The National Institute for Health and Care Excellence (NICE) and the Centre for Homelessness Impact (CHI) have jointly published a guideline on ways to improve access to and engagement with health and social care services for people experiencing homelessness. It includes recommendations for commissioners and service providers working together across health, social care and housing services. The NHF fed into the guideline with comments on the value of support as well as care and the role of housing. The guideline promotes joint working and should help to integrate recognition of supported housing as a key part of the provision of services that improve health and wellbeing for people experiencing homelessness.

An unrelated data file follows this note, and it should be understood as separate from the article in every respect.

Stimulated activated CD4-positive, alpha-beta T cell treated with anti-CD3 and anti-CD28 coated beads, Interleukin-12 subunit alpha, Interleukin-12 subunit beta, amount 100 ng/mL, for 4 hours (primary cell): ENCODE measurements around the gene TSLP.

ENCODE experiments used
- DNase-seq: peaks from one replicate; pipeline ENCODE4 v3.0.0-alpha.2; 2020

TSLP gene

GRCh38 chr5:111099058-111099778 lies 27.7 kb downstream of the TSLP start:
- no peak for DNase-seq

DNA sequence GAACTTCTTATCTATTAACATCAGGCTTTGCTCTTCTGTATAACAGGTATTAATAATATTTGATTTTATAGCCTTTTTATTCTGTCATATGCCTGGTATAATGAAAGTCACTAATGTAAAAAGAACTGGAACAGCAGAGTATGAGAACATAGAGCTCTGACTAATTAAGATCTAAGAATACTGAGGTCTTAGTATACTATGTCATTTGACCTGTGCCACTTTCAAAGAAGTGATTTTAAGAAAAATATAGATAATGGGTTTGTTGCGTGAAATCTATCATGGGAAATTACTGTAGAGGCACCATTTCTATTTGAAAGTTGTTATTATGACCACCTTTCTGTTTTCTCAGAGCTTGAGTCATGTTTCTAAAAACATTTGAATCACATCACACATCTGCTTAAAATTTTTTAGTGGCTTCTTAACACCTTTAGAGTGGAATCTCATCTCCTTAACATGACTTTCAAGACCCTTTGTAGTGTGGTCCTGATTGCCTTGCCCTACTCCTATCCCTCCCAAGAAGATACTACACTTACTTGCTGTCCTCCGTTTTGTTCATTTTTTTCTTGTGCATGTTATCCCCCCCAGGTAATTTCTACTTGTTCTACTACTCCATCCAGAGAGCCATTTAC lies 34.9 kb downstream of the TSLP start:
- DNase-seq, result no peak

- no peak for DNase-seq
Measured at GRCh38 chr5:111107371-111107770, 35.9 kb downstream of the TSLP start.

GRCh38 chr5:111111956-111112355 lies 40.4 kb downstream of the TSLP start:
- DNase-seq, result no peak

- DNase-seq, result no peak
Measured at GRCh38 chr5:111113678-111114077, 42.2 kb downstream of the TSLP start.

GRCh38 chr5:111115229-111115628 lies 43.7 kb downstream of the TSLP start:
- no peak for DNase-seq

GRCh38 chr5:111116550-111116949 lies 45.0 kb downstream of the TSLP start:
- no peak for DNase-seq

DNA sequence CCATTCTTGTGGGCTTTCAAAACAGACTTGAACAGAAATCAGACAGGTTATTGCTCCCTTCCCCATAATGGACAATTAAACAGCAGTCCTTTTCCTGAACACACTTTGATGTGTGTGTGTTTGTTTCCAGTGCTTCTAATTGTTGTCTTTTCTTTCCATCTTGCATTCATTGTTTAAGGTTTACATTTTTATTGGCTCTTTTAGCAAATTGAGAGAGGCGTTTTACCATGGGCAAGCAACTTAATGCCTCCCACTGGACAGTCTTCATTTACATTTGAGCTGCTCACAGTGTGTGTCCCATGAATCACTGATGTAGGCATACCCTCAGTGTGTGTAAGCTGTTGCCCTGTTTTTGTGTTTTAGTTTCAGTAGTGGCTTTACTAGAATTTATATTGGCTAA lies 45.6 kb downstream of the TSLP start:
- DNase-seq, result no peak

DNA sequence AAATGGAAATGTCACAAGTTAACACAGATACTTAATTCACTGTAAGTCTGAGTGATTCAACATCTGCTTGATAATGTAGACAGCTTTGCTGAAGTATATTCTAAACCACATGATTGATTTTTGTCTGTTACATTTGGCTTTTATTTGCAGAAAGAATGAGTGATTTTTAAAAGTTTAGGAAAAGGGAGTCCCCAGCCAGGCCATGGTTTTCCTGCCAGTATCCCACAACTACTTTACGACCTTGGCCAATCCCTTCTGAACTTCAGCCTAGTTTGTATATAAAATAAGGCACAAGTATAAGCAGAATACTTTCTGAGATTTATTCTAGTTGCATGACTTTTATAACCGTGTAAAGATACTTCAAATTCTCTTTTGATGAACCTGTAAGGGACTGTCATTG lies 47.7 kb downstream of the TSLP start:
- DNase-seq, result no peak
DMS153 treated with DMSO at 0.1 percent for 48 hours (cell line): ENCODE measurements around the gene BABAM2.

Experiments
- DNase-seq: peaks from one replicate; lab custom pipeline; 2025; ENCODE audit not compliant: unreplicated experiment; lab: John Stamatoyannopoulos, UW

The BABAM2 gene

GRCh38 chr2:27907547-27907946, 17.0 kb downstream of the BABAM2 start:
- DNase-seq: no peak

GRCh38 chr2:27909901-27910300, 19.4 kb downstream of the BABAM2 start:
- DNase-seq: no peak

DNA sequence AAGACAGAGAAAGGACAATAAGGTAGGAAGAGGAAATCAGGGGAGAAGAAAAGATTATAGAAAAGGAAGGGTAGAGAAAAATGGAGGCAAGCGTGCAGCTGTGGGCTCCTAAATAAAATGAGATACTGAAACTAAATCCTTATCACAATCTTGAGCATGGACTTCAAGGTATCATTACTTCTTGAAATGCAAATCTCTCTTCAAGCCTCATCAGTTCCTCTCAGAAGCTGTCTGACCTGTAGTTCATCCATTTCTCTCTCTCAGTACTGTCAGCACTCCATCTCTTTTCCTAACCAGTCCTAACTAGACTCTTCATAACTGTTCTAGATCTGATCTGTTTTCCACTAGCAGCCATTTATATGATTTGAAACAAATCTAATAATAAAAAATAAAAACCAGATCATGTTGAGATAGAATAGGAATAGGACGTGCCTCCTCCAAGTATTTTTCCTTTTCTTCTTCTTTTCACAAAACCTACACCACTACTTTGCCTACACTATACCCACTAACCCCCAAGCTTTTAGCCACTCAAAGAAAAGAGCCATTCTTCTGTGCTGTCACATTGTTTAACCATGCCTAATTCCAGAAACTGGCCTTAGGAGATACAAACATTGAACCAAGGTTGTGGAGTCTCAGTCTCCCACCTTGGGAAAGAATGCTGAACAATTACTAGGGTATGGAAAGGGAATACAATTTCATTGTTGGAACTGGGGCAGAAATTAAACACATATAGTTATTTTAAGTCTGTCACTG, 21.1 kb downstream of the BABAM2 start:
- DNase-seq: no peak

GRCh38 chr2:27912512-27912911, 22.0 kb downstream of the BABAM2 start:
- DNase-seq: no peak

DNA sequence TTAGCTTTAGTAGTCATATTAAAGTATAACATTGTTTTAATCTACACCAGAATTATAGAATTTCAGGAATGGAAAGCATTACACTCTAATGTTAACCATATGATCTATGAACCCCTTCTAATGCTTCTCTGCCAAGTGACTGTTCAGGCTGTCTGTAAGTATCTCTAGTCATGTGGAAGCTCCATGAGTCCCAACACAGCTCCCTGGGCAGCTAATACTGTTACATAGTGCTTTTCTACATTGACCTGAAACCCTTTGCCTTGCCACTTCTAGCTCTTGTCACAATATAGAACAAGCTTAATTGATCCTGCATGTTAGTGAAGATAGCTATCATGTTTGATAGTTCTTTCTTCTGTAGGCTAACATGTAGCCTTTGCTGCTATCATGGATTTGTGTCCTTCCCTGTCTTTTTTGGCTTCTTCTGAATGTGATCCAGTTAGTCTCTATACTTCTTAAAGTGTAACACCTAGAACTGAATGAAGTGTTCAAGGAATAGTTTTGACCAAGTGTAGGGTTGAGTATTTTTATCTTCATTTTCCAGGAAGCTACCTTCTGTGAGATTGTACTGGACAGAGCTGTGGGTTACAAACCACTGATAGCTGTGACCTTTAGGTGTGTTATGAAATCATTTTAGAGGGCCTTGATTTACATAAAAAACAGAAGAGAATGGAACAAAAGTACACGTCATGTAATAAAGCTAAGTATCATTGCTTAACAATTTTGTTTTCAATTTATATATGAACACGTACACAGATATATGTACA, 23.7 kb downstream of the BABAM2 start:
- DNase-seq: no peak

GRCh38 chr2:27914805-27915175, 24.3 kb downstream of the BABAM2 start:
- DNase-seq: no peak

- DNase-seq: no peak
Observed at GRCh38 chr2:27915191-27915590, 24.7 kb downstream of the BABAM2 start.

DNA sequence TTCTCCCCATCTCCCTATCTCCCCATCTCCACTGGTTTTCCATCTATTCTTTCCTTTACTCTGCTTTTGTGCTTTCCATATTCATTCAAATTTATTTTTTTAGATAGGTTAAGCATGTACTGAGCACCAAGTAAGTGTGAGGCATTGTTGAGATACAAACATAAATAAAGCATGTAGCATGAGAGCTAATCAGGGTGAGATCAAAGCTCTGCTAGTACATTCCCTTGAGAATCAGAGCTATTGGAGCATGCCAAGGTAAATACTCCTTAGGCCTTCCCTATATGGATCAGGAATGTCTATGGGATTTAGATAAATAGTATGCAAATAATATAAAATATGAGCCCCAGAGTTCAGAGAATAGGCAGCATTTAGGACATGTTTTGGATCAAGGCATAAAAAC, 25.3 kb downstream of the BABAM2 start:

The guideline recognises that access to suitable accommodation is a key determinant of health and social care outcomes. It also recognises that the level of support in accommodation depends on the person's needs, with some people needing specialist onsite support.
The guideline recommends that local authorities should have a range of housing options for differing support needs, stating that “additional costs of providing wraparound support with accommodation, according to needs, are likely to be offset by improved health and social care engagement and outcomes, sustained tenancy, reduced use of expensive emergency services and a reduced return to homelessness and associated costs.”
We would like to draw your attention to the following sections of the resource which we feel will be particulary useful: